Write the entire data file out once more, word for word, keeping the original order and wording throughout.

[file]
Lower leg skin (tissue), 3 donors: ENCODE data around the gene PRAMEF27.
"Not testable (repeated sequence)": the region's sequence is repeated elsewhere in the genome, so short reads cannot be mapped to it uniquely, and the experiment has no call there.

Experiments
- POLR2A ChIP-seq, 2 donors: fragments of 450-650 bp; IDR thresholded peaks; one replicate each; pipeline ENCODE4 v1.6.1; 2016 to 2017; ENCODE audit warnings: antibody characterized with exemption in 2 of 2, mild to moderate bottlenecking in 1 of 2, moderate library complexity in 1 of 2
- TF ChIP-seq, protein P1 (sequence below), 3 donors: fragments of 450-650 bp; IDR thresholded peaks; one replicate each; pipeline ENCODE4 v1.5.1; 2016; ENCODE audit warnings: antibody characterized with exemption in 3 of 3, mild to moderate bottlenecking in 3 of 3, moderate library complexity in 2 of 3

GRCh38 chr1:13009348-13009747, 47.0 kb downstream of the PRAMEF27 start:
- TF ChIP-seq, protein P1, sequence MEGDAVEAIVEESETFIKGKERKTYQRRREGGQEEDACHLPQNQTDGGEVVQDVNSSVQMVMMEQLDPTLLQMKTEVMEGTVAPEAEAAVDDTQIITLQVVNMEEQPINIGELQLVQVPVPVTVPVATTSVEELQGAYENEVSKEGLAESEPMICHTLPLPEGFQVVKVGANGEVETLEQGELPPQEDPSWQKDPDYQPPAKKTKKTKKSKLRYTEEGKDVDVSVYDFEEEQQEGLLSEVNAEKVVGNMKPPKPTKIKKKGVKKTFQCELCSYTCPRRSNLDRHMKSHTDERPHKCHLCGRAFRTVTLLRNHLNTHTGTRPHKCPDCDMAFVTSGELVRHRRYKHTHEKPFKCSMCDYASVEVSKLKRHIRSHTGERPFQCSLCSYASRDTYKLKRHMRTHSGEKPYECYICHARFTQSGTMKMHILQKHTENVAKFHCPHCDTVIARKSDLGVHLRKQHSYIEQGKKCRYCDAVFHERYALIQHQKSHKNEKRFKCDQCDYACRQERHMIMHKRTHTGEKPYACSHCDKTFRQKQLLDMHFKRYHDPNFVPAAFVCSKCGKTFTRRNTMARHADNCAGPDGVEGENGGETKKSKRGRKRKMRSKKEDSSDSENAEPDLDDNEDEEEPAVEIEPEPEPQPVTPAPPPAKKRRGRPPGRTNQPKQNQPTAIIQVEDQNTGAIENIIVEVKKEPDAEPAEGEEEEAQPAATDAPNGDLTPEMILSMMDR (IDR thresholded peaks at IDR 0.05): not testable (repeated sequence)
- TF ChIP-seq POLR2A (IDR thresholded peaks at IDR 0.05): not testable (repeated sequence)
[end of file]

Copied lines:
Lower leg skin (tissue), 3 donors: ENCODE data around the gene PRAMEF27.
"Not testable (repeated sequence)": the region's sequence is repeated elsewhere in the genome, so short reads cannot be mapped to it uniquely, and the experiment has no call there.

Experiments
- POLR2A ChIP-seq, 2 donors: fragments of 450-650 bp; IDR thresholded peaks; one replicate each; pipeline ENCODE4 v1.6.1; 2016 to 2017; ENCODE audit warnings: antibody characterized with exemption in 2 of 2, mild to moderate bottlenecking in 1 of 2, moderate library complexity in 1 of 2
- TF ChIP-seq, protein P1 (sequence below), 3 donors: fragments of 450-650 bp; IDR thresholded peaks; one replicate each; pipeline ENCODE4 v1.5.1; 2016; ENCODE audit warnings: antibody characterized with exemption in 3 of 3, mild to moderate bottlenecking in 3 of 3, moderate library complexity in 2 of 3

GRCh38 chr1:13009348-13009747, 47.0 kb downstream of the PRAMEF27 start:
- TF ChIP-seq, protein P1, sequence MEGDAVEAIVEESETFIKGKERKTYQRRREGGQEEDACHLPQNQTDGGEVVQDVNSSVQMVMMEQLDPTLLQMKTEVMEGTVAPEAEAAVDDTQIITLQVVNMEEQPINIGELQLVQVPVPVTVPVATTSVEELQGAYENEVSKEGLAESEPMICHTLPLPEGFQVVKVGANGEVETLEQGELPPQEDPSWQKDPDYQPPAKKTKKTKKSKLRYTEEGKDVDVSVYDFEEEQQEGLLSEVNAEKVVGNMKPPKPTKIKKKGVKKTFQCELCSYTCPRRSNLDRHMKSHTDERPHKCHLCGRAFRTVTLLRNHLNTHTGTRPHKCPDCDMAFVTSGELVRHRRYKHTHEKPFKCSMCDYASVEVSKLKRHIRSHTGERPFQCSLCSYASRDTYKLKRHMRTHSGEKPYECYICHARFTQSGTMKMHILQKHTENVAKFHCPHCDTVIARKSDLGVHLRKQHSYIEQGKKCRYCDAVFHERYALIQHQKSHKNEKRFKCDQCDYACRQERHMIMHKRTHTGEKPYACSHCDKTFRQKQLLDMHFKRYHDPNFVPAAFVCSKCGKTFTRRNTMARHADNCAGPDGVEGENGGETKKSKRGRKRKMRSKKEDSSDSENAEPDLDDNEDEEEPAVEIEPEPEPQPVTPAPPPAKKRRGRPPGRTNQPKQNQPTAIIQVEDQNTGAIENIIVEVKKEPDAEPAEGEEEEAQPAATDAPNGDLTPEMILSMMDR (IDR thresholded peaks at IDR 0.05): not testable (repeated sequence)
- TF ChIP-seq POLR2A (IDR thresholded peaks at IDR 0.05): not testable (repeated sequence)